Last winter I also tried to boot the "warlinux 0.5" live-CD distribution, but I could not make any use of it, especially I could not get my wlan module to work. The linux-wlan-ng kernel drivers are included, only the USB module is missing. The author of warlinux has emailed me he intends to include that
Update Feb 13 2003:
Now that my Debian installation has good sound, I could not resist to try the same Alsa release 0.9.0rc6 on my SuSE 8.0.
The release 0.9.0rc7 did not compile correctly (produced unresolved symbols), so I tried rc6 which compiled without any errors.
Update Feb 28 2003:
I recompiled both kernels (2.4.19 for Debian and 2.4.18 for SuSE) once again, adding support for serial line protocol in USB. I will need this when my already ordered USB-connected GPS-mouse finally arrives. Should be a nice wardriving kit together with the ingenious GPSDrive software.
Today I compiled a kernel driver module for a new ethernet card of my desktop system. The total time for installing the hardware PCI card, compiling and installing the driver (supplied on floppy) and configuring using YaST2 was under 10 minutes. I am quite proud about this (although actually it was my son Thomas who did the hardware part of this fast mini project).
Update Mar 11 2003:
Another minor glitch of my SuSE installation on the X5 notebook was most standard man pages refusing to open. I got some error messages about to few permissions and there were no man pages for... I have installed SuSE 8.0 on several desktop PCs and on none of these there is that man page problem. What happened here? I don't know and I could not find out.
Update April 20 2003:
The new Knoppix Live-CD v.3.2 runs as well on my X5 as the c't-edition (see above). But I was a bit disappointed to note sound is still not working (while the sound chip is detected correctly) and it is still using Kismet v. 2.6.2 (version 2.8.1 is current for a while). Also it is quite difficult to get Kismet configured, because its config files are in a read-only area. The best way would probably be to copy the config files into a writable directory and call the Kismet scripts with the options for different config file paths.
... and I am still waiting for
Update April 29 2003:
Oh, silly me. Just read in the Knoppix newsgroup to use the "alsa" boottime switch to enable sound. This works. (But the sound quality is as bad as it was for the plain SuSE 8.0 installation, good for alarm sounds but unusable for music listening.)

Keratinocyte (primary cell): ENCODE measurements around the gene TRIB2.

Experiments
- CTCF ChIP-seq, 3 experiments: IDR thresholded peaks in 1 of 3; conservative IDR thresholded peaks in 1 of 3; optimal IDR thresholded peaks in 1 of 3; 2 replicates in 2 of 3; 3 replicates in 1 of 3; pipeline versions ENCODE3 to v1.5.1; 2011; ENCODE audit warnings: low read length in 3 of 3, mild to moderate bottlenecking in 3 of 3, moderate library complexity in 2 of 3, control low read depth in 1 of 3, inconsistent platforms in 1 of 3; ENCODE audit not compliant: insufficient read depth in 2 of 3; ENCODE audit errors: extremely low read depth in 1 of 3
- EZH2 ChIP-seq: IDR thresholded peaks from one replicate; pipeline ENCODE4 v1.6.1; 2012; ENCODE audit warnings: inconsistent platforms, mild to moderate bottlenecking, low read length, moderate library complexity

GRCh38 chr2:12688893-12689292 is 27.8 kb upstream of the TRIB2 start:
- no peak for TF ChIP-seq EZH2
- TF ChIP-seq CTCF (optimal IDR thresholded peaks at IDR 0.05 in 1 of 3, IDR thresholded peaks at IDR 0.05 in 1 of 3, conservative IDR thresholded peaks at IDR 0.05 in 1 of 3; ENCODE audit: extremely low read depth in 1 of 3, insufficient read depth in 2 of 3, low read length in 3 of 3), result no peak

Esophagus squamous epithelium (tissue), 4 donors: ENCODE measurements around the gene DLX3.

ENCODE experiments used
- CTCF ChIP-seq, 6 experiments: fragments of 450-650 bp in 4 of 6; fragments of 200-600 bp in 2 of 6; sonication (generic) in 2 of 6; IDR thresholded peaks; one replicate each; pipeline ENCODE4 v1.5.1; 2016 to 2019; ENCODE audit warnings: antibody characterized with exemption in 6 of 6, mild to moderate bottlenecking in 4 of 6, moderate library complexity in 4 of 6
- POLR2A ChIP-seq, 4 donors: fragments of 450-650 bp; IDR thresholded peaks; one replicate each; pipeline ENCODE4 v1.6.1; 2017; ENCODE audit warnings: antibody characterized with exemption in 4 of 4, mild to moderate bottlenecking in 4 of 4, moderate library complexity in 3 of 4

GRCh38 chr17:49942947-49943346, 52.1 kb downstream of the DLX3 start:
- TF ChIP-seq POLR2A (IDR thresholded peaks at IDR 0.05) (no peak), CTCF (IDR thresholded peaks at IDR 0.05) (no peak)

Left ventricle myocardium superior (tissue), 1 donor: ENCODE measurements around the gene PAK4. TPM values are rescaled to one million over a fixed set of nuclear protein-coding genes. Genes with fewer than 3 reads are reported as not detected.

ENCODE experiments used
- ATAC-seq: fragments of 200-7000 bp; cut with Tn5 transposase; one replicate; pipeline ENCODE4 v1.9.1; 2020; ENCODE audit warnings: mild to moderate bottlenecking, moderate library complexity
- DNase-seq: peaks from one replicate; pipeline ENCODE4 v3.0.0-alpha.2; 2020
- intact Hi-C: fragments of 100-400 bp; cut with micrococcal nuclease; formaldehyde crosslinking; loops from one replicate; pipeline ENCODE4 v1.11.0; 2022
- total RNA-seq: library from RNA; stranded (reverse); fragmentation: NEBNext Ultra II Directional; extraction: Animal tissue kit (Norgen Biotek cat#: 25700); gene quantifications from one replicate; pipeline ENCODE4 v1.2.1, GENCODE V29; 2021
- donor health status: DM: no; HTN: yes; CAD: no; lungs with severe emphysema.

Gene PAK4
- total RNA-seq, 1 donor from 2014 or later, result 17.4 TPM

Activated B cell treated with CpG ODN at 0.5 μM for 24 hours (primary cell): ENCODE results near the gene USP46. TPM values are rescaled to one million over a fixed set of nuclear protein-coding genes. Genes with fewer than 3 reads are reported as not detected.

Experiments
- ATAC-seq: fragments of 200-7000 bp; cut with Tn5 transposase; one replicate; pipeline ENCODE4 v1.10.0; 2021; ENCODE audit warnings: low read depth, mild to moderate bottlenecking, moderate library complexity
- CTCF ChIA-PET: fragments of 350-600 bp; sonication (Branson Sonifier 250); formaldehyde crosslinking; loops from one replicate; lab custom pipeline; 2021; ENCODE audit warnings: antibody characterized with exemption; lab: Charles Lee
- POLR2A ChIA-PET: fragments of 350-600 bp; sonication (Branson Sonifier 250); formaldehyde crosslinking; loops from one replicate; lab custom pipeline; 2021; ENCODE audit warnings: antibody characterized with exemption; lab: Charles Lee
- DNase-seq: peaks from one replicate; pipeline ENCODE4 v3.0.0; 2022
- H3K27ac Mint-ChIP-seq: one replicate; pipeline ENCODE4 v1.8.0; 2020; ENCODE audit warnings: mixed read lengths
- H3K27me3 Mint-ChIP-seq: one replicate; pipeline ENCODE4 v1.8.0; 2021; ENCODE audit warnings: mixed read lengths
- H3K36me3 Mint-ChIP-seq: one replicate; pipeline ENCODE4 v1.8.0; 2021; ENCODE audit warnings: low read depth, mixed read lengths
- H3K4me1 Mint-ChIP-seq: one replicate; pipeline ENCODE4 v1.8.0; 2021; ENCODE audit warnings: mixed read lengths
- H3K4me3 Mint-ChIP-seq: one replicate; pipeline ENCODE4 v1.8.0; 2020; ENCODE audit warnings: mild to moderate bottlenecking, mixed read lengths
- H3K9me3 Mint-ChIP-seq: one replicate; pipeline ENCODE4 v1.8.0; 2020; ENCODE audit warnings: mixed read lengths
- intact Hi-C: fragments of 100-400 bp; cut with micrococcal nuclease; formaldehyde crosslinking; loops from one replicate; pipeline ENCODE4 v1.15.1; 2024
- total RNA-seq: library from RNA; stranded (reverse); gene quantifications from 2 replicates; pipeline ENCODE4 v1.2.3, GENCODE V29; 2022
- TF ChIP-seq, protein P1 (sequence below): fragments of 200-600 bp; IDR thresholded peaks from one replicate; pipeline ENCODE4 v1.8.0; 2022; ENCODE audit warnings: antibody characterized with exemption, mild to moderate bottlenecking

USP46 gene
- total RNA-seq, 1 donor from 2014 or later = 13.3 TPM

Update May 06 2003:
After my )(-trip to Graz I finally updated the flash firmware of my Gemtek mini-USB
WLAN module. The flashing was done in WinXP and worked just fine. After rebooting into Linux
at first I could not get any wireless connection. After some tries in SuSE and Debian suddenly the WLAN
worked as fine as before the upgrade. (I did not change any settings file...) So far so good.
Update May 12 2003:
After fighting against an upgrade problem in my Gnome/Debian installation for several days I decided to give up on Debian (for now) and give the new SuSE 8.2 a try on that partition. After all, the third partition was meant as a playground for checking out new distros. I put a separate page about SuSE 8.2 on the X5 force online.
Update June 12 2003:
One advantage of the firmware update is I now can let the WLAN-hardware do the WEP encryption. Unexpectedly the download transfer rate increased from about 280-300 KB/s to 340-360 KB/s, despite I have a relative fast processor. I just had to set the two hostbased-encrytion flags in the WLAN-config file to false.
Update June 16 2004: SuSE 9.1
I replaced the horribly instable SuSE 8.2 installation with a SuSE 9.1. I put a separate page about SuSE 9.1 on the X5 force online.
Update August 09 2004: Gentoo 2004.2
I replaced the trustworthy but outdated SuSE 8.0 installation with a brand new Gentoo 2004.2. A separate page about Gentoo on the X5 force is online.
Update October 21 2007: openSUSE 10.3
I replaced the older SuSE installation with the new openSUSE 10.3. (I still have the SUSE 10.0 installed on a second partition.) Installation of openSUSE went smoothly, very nice system. The one remaining problem, as always, was the internal WLAN module. YAST knew about it and asked me all the relevant data for configuring it, but in the end it did not work. I experimented a while than gave up. My trusty script ws from 2003 was copied and "installed" easily. YAST can now manage sudo entries, nice. So I go online per WLAN (WiFi) still with my ancient script, and it works great. Btw, openSUSE 10.3, which got some bad reviews lately, is IMHO the best SuSE ever, and I like it even better than the newest Ubuntu Gutsy Gibbon, which is also a very good distro.
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2002-11-22 rudolf mittelmann